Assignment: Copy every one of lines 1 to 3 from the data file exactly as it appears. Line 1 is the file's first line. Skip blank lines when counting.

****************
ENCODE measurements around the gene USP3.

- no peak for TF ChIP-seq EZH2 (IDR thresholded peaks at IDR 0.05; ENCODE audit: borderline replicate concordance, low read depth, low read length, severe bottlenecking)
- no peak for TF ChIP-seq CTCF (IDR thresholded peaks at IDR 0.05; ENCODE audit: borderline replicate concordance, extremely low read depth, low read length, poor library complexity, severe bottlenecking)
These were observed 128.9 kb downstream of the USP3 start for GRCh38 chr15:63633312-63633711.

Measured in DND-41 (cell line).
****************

ENCODE measurements around the gene USP3.

- no peak for TF ChIP-seq EZH2 (IDR thresholded peaks at IDR 0.05; ENCODE audit: borderline replicate concordance, low read depth, low read length, severe bottlenecking)
- no peak for TF ChIP-seq CTCF (IDR thresholded peaks at IDR 0.05; ENCODE audit: borderline replicate concordance, extremely low read depth, low read length, poor library complexity, severe bottlenecking)